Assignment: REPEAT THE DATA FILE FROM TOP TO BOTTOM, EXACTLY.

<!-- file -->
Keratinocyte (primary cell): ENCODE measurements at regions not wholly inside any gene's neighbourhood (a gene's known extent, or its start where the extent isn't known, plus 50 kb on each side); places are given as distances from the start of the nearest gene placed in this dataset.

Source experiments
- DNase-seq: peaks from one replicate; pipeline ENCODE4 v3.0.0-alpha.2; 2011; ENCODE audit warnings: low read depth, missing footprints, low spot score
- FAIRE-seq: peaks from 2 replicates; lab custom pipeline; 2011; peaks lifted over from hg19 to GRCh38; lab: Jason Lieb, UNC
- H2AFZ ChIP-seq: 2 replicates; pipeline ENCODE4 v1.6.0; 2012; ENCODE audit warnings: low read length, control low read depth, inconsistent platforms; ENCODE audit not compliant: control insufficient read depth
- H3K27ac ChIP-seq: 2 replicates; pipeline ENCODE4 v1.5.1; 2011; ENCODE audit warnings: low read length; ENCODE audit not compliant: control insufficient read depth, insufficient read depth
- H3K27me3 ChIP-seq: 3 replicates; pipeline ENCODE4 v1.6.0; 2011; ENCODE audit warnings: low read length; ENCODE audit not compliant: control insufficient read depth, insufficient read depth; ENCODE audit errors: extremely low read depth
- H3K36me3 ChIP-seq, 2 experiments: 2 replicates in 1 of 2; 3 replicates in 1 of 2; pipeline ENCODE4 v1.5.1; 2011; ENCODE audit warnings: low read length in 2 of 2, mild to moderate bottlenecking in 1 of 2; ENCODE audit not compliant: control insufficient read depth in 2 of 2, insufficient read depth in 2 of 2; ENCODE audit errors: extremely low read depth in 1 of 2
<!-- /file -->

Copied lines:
Keratinocyte (primary cell): ENCODE measurements at regions not wholly inside any gene's neighbourhood (a gene's known extent, or its start where the extent isn't known, plus 50 kb on each side); places are given as distances from the start of the nearest gene placed in this dataset.

Source experiments
- DNase-seq: peaks from one replicate; pipeline ENCODE4 v3.0.0-alpha.2; 2011; ENCODE audit warnings: low read depth, missing footprints, low spot score
- FAIRE-seq: peaks from 2 replicates; lab custom pipeline; 2011; peaks lifted over from hg19 to GRCh38; lab: Jason Lieb, UNC
- H2AFZ ChIP-seq: 2 replicates; pipeline ENCODE4 v1.6.0; 2012; ENCODE audit warnings: low read length, control low read depth, inconsistent platforms; ENCODE audit not compliant: control insufficient read depth
- H3K27ac ChIP-seq: 2 replicates; pipeline ENCODE4 v1.5.1; 2011; ENCODE audit warnings: low read length; ENCODE audit not compliant: control insufficient read depth, insufficient read depth
- H3K27me3 ChIP-seq: 3 replicates; pipeline ENCODE4 v1.6.0; 2011; ENCODE audit warnings: low read length; ENCODE audit not compliant: control insufficient read depth, insufficient read depth; ENCODE audit errors: extremely low read depth
- H3K36me3 ChIP-seq, 2 experiments: 2 replicates in 1 of 2; 3 replicates in 1 of 2; pipeline ENCODE4 v1.5.1; 2011; ENCODE audit warnings: low read length in 2 of 2, mild to moderate bottlenecking in 1 of 2; ENCODE audit not compliant: control insufficient read depth in 2 of 2, insufficient read depth in 2 of 2; ENCODE audit errors: extremely low read depth in 1 of 2